February 9, 2013


Since I completely forgot to acknowledge the successful passing of the actual New Year in January (no Mayan apocalypse! Happy, or disappointed? I'm not sure.), it's only fitting that I should compensate by writing a post to commemorate the passing of the Year of the Dragon.
Dear year,
I love you, you are the best. There's absolutely no year better than you. I only wish I were celebrating you in a more traditional manner. Instead, there's no party, no Chinese food. Does this still count as New Years? Still, I hope to see you again in another 12 years, I'll try to be more prepared next time. Until then, I'll miss you. Mwah!

February 8, 2013


Cheesy Lentils
Recipe by Scaredofwhales, that's me!
So with me being completely stressed and unable to go grocery shopping as often as I would like, there's not much for me to work with when I get hungry. Man do miss meat sometimes... Also, this whole gluten-free thing really limits take-out options, but in a good way, I guess.
1 cup lentils
1 cup spinach
2 cups chicken stock
1 cup cheddar cheese (or more for extra ooziness) ½ onion, chopped
1 lemon, cut into wedges
1 teaspoon paprika
1 teaspoon cumin
½ teaspoon turmeric
salt, olive oil
In a pot, sauté onions in olive oil until soft, but not brown. Add lentils and chicken stock. Bring everything to a boil, then reduce heat and simmer for 15 minutes.
Add spinach, paprika, cumin, turmeric,and salt to taste. Continue cooking until lentils are at whatever texture you like them to be, adding more stock or water as needed
At this point, you can basically eat it as is, but adding cheese makes it even more awesome. Just throw in the cheddar, stir, watch it all melt together, spoon it into a bowl and enjoy!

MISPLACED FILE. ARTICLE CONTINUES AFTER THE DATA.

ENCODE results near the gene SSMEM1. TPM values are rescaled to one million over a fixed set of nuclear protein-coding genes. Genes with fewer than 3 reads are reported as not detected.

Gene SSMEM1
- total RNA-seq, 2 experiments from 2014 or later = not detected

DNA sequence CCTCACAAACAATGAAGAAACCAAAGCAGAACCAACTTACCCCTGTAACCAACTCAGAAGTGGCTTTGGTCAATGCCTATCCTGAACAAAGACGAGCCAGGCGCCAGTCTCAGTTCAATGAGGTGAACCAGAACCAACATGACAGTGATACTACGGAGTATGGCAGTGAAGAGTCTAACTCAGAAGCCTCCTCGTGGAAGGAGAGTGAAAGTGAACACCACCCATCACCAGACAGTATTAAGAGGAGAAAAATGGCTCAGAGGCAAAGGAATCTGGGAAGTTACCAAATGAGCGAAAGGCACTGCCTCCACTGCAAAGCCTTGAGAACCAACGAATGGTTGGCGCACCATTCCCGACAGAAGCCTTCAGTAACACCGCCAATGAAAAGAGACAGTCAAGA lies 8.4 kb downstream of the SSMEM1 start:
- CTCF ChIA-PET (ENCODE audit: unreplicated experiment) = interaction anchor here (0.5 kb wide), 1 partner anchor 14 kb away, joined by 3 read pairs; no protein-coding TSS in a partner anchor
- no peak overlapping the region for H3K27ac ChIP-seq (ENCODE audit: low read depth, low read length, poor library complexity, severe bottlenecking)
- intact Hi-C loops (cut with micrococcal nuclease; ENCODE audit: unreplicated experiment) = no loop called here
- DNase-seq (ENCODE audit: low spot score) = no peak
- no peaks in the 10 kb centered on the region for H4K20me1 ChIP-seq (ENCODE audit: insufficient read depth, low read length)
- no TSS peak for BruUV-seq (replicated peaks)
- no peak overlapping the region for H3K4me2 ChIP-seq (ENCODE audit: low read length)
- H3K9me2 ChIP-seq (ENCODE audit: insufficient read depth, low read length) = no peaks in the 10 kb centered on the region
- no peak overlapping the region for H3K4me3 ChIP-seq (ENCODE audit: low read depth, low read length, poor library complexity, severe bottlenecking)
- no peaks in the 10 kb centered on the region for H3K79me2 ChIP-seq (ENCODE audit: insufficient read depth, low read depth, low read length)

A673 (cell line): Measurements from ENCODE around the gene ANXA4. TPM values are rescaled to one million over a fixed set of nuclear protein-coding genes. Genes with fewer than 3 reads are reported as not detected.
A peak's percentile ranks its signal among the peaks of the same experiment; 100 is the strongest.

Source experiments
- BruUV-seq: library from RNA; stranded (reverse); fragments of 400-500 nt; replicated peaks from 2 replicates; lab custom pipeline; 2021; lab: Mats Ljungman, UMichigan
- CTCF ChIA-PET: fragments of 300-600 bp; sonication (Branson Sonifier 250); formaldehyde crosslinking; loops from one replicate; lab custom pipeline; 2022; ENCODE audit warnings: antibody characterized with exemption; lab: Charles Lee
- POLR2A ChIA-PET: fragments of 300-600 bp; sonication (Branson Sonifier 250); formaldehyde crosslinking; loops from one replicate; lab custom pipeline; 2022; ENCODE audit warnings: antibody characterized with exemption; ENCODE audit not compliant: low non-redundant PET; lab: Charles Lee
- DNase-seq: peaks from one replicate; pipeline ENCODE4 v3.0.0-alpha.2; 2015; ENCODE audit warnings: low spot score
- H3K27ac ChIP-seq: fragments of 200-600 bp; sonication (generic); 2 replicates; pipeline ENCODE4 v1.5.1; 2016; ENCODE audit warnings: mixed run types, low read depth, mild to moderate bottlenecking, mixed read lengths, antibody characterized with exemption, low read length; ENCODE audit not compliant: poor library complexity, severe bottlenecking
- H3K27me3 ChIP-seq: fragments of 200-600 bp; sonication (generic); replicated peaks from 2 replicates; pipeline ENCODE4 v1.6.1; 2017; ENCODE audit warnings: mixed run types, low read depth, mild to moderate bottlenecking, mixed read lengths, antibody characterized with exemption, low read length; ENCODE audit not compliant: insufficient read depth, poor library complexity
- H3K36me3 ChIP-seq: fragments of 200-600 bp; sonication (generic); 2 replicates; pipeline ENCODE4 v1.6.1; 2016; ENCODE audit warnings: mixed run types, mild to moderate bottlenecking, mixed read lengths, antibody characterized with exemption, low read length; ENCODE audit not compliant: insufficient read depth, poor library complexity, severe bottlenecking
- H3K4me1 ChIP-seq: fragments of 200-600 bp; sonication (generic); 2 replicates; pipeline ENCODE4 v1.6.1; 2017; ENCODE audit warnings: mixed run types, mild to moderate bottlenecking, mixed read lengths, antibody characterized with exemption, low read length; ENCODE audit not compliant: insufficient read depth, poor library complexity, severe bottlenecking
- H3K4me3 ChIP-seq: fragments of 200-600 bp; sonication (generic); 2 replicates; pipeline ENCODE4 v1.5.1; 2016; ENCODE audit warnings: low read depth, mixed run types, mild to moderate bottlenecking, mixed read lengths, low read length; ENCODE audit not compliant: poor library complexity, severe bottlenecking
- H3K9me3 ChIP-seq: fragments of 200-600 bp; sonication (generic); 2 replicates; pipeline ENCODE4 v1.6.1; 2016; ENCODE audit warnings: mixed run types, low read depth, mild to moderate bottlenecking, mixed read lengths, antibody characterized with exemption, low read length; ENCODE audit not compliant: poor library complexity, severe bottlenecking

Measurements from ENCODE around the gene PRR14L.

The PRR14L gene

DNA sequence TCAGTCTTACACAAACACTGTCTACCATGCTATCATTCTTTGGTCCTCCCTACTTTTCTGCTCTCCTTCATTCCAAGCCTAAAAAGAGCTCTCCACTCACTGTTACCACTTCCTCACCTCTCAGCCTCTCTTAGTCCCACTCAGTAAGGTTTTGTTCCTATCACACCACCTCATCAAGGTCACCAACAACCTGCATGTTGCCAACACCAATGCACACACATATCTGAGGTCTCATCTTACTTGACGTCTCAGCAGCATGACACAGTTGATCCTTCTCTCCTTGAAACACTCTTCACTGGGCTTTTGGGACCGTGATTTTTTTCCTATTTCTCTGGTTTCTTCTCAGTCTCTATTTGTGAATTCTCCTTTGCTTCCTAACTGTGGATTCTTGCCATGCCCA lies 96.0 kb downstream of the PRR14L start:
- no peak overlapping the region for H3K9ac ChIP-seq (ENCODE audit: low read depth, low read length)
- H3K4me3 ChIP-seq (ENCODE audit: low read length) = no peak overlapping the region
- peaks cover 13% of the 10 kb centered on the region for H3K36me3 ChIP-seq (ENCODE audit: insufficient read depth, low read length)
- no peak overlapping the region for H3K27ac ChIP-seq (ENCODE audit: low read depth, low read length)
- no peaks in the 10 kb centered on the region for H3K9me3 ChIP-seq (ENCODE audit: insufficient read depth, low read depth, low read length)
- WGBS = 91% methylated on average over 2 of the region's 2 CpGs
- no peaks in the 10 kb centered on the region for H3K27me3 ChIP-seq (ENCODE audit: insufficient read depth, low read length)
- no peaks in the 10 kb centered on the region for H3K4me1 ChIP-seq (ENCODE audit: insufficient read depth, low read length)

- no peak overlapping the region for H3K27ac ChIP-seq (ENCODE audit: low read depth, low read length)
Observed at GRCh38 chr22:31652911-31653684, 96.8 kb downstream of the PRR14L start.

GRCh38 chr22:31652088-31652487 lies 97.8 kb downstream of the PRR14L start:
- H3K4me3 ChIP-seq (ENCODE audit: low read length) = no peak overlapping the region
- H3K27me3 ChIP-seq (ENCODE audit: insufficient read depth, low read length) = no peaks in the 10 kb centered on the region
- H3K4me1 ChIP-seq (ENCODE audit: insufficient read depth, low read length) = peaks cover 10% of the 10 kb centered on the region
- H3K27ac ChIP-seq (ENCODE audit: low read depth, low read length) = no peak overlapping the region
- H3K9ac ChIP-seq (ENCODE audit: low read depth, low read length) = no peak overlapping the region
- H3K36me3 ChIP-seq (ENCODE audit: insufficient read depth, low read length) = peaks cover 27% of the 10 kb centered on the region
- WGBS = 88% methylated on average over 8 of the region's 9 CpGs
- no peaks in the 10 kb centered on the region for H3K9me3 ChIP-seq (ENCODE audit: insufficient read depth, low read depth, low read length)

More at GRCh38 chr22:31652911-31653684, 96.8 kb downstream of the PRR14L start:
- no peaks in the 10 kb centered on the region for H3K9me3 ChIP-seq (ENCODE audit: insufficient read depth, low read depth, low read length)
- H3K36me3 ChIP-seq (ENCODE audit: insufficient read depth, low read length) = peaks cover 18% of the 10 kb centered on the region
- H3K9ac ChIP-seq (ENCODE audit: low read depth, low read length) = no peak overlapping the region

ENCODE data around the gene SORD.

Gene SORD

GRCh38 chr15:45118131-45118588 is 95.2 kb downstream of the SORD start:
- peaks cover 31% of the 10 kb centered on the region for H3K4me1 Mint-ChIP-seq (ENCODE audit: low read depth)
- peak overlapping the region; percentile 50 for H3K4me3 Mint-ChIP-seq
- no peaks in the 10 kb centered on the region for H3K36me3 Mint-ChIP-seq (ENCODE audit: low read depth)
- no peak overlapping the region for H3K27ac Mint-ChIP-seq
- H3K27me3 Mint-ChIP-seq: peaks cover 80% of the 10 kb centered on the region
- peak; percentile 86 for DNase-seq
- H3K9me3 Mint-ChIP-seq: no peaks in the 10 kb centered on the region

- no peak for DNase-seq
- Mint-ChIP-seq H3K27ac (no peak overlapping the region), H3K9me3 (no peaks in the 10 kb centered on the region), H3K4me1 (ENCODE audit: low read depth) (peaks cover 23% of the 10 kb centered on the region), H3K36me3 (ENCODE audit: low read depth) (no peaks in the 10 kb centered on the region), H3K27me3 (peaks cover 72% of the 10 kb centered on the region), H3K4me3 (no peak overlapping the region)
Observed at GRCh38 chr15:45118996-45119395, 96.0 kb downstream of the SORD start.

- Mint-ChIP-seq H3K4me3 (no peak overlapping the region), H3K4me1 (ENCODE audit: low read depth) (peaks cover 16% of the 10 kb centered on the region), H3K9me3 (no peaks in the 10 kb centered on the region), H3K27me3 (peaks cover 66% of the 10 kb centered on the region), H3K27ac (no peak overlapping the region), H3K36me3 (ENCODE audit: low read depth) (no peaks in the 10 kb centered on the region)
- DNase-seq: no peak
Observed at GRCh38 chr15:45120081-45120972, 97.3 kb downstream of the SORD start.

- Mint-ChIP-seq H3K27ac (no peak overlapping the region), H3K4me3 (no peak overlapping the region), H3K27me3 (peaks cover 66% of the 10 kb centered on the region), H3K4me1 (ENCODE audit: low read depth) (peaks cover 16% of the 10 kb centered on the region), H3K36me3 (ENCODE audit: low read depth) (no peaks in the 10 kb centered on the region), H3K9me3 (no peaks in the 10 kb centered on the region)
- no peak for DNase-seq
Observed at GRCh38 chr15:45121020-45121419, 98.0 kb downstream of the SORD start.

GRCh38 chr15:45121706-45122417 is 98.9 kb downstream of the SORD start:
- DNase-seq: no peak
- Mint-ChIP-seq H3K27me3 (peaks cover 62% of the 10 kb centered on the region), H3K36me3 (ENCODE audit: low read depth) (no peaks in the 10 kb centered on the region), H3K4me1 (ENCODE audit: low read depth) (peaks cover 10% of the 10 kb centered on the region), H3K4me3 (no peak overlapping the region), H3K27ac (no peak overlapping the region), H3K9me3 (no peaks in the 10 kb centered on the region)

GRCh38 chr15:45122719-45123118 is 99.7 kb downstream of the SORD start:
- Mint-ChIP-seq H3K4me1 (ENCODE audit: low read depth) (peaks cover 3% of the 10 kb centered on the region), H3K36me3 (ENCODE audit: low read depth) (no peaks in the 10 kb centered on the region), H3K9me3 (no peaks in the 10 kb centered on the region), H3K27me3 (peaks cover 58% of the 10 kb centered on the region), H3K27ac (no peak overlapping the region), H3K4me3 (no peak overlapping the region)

November 18, 2012


In ancient China, the philosopher Lao Tzu once referred to the void within a cup as the essence of the cup. He observed that space was what made the vessel useful, and that the act of containment was what gave it meaning. This idea has since been applied to architecture; most notably by Frank Lloyd Wright, who used it to describe the true purpose of building – to contain human life.
Whether intentional or unintentional, architect, Katherine Rinne, pushes against this concept of architecture as space making in her lecture, Plumbing Rome. Her studies are not about walls or spaces, but about what is being contained within the cup, or in this case the city of Rome. While she examines the 3,000-year history of the city’s infrastructure and urban development, as well as conducts a survey of the extensive network of fountains, drains and pipes, Rinne’s investigation is ultimately about the living system that flows within them – water.
As director of the web-based research project, The Waters of the City of Rome, Rinne has tackled the task of mapping the hydraulic systems of Rome with meticulous, almost obsessive, attention to detail. The focus of her investigation seemingly encompassed any and everything that could possibly have to do with the theme of water: springs, rivers, aqueducts, fountains, drinking spouts, toilets, drains, pipes, flood markers, dog fountains etc. In addition, her four-month sojourn through the streets of Rome, identifying the origin, containment, flow and distribution of water, produced an incredible amount of data on the city’s infrastructure and development, gleaned from personal observations, critical readings, analytical studies and archival research. However (perhaps fortuitously) the results of her study remain fairly open-ended.